| Electric Vehicle Market, Finance

CATL and Tesla: how China is winning the EV batteries competition

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The current EV battery industry, with a few big companies, is very much an oligopoly. And the major ones all come from Asia, Korea, Japan and of course, China.

Chinese CATL (Contemporary Amperex Technology Limited, or in Chinese 宁德时代 – Níngdé shídài) has got the spot as the largest EV battery manufacturer in the world for a while now. Already in 2018, CATL signed deals with VW who has a major presence in China which is also its major market, but also BMW and Nissan. It raised RMB 5.46 billion (£623 million) becoming the leader over Panasonic, which is famously in partnership with Tesla for the EV batteries production. At the end of the year, it posted a 48 per cent year-on-year revenue growth, reaching RMB 29.61 billion (£3,2 billion).



This huge success has been initially driven by subsidies of the Chinese government directed at creating the optimal conditions. At the beginning of 2017, Beijing released a list of EV battery manufacturers eligible for incentives and all the foreign manufacturers were excluded from it. This decision created a strong conflict with the two major companies already present in the Chinese market, LG Chem and Samsung SDI. The restriction has later been eased but under its duration has probably given the edge to CATL over its competitors in the domestic market.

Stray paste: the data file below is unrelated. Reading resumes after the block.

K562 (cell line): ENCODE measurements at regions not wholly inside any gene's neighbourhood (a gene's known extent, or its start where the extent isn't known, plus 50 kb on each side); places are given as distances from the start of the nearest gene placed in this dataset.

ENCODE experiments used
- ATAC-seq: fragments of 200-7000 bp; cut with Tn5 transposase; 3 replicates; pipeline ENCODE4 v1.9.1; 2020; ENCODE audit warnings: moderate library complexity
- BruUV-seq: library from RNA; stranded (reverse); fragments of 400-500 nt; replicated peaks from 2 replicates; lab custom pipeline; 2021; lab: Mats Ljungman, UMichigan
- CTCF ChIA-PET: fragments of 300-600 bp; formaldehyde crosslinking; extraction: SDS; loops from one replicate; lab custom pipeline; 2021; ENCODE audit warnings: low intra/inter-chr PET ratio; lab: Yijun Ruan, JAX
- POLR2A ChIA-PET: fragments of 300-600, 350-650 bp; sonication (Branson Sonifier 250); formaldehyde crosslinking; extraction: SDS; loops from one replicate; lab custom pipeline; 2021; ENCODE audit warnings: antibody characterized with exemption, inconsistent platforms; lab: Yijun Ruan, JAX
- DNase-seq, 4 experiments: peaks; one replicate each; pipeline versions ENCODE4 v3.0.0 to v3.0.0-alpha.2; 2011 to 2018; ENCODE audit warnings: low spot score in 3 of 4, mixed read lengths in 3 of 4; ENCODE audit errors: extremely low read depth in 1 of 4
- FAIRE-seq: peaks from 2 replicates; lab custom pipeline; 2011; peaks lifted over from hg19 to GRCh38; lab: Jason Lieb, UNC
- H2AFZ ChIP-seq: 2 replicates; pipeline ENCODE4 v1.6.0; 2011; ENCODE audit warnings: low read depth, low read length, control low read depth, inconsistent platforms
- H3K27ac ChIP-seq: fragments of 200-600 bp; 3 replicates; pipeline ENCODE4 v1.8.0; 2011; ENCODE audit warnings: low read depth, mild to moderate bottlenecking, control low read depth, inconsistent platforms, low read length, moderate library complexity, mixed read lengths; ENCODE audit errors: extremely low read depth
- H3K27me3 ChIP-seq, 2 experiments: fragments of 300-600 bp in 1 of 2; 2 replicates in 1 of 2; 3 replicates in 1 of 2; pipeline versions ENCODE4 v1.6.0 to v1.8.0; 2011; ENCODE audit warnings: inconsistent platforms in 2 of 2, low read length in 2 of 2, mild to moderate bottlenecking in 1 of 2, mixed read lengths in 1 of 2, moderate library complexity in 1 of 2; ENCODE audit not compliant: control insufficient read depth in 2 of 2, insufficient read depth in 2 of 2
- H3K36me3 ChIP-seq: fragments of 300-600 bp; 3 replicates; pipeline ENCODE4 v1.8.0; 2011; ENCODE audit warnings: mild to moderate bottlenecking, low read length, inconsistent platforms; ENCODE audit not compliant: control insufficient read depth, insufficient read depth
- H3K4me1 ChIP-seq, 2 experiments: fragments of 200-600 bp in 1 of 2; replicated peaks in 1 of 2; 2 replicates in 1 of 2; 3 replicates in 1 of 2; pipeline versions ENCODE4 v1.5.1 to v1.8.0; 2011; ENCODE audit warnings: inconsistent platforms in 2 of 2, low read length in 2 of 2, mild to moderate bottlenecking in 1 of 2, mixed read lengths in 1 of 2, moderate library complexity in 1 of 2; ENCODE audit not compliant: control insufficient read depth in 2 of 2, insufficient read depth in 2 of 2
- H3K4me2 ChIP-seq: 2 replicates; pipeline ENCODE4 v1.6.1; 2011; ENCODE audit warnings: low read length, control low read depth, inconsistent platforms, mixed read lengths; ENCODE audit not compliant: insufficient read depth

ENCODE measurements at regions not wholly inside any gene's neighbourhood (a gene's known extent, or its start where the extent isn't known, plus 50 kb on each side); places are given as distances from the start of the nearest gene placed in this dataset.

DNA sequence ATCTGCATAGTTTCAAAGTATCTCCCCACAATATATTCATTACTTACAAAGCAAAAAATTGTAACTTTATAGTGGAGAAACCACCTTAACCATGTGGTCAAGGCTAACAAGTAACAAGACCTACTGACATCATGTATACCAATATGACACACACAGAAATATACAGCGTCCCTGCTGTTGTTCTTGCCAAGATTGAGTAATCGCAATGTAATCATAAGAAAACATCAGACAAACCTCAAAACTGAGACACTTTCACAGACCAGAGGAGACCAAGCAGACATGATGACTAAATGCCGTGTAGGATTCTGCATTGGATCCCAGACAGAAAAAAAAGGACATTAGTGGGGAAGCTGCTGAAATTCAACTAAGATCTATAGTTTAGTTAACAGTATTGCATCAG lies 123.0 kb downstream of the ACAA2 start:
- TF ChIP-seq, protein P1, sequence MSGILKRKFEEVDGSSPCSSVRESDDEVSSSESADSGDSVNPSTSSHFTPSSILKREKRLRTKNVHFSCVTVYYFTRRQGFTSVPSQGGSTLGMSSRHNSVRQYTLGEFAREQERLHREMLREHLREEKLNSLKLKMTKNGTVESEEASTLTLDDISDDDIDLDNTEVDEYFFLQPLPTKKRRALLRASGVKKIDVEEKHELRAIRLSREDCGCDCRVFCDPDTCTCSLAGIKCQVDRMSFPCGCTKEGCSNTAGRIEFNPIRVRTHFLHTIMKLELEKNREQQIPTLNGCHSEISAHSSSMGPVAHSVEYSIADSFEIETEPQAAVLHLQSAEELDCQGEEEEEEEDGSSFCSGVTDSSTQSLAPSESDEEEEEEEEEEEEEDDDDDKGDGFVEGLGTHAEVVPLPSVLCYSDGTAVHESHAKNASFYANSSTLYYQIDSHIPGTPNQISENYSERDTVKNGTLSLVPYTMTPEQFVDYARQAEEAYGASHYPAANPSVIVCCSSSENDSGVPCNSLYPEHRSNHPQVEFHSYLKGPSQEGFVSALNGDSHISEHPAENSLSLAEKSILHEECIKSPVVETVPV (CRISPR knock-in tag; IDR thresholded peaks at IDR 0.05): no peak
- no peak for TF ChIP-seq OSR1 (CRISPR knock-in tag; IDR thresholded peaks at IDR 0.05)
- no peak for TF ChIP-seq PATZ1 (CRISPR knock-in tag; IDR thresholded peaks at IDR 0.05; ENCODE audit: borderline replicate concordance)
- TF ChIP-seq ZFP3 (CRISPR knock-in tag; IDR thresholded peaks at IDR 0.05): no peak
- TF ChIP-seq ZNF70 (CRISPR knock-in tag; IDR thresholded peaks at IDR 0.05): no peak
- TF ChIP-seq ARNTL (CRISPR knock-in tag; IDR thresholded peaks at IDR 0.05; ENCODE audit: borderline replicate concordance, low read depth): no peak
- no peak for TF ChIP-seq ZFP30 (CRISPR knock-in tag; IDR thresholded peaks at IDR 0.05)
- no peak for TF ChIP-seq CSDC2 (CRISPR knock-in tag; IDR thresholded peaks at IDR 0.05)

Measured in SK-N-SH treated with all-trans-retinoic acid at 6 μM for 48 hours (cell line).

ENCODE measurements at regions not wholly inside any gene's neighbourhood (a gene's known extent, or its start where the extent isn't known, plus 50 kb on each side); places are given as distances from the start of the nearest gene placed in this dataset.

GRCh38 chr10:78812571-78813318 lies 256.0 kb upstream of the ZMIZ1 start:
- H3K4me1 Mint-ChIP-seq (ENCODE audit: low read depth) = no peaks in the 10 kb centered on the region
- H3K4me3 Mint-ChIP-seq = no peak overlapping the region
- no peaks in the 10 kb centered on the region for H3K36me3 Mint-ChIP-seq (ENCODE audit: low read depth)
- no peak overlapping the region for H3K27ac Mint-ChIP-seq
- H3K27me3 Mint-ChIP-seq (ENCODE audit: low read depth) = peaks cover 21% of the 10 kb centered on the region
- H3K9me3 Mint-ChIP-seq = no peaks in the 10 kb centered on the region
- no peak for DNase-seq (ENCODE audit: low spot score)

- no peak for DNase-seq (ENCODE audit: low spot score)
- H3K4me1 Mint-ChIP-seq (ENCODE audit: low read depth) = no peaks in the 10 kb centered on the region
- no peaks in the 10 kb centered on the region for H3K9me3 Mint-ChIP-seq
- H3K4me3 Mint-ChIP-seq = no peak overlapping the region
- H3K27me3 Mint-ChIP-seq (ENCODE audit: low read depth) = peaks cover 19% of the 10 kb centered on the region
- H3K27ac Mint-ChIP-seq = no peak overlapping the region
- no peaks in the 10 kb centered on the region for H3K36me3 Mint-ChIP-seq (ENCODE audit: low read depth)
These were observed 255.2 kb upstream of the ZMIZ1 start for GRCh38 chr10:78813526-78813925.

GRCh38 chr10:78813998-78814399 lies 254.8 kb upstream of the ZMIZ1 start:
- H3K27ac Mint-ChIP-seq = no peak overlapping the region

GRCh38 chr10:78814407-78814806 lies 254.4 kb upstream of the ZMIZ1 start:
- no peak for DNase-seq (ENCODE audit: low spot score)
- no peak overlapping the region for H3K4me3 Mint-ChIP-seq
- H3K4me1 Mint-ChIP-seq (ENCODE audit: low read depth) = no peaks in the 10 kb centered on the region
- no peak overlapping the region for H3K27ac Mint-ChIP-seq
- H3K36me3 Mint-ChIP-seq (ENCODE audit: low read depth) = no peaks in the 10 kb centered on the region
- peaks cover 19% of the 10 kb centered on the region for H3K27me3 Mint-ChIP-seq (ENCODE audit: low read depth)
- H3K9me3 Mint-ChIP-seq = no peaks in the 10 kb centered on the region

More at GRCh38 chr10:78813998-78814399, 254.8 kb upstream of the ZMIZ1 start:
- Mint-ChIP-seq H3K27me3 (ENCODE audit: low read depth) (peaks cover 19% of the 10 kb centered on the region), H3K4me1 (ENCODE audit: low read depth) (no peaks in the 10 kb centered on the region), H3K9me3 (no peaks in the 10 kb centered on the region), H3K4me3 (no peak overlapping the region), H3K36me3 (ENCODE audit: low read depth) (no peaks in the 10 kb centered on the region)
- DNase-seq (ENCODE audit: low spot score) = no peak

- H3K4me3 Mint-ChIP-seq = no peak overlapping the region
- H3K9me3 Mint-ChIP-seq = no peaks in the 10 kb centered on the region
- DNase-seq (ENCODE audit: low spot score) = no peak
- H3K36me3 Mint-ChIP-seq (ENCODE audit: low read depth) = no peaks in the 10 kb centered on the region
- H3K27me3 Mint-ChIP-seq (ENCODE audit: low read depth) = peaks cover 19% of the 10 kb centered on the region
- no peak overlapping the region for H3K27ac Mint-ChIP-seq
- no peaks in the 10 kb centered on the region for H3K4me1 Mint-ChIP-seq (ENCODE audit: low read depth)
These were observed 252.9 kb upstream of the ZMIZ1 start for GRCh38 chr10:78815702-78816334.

CATL, which according to Reuters is still the largest EV battery manufacturer, has in the meantime added to its customers Daimler, Volvo, Toyota, and Honda. The Chinese company after its big expansion in China is also building its first plant in Germany and looking at the US as well. For CATL this could be an opportunity to leverage its position in the largest automotive market in the world to extend its partnerships with European manufacturers even outside the domestic market. Panasonic still follows, then come Chinese BYD and the South Koreans LG Chem and Samsung.

Having secured deals with big groups like VW, BMW and Daimler could give CATL access to luxury performance brands under large group umbrellas too (Bentley, Bugatti, Lamborghini, Rolls-Royce).


The current expansion in the Chinese domestic market and the numerous partnerships make CATL prospects really strong for the future and its shares appreciation shows the trust of its investors. Since its IPO in mid-2018 on the Shenzhen stock exchange, its shares have more than tripled their value from RMB 53 each to over 169.  There has naturally been a slight decrease in the last two weeks caused by the current coronavirus outbreak emergency.

CATLgraph*CATL share price 1 year graph

Despite this last slump, from which the company will arguably recover once the situation is stabilised, CATL has experienced a continued and stable growth. Its appreciation started accelerating in November 2019 when talks with Tesla began. But over a week at the beginning of February, the stock experienced a big jump upwards as it is clearly visible in the graph. Once again, as it often happens these days in the electric segment of the automotive industry, this sudden appreciation has its roots in a big announcement that involved Tesla.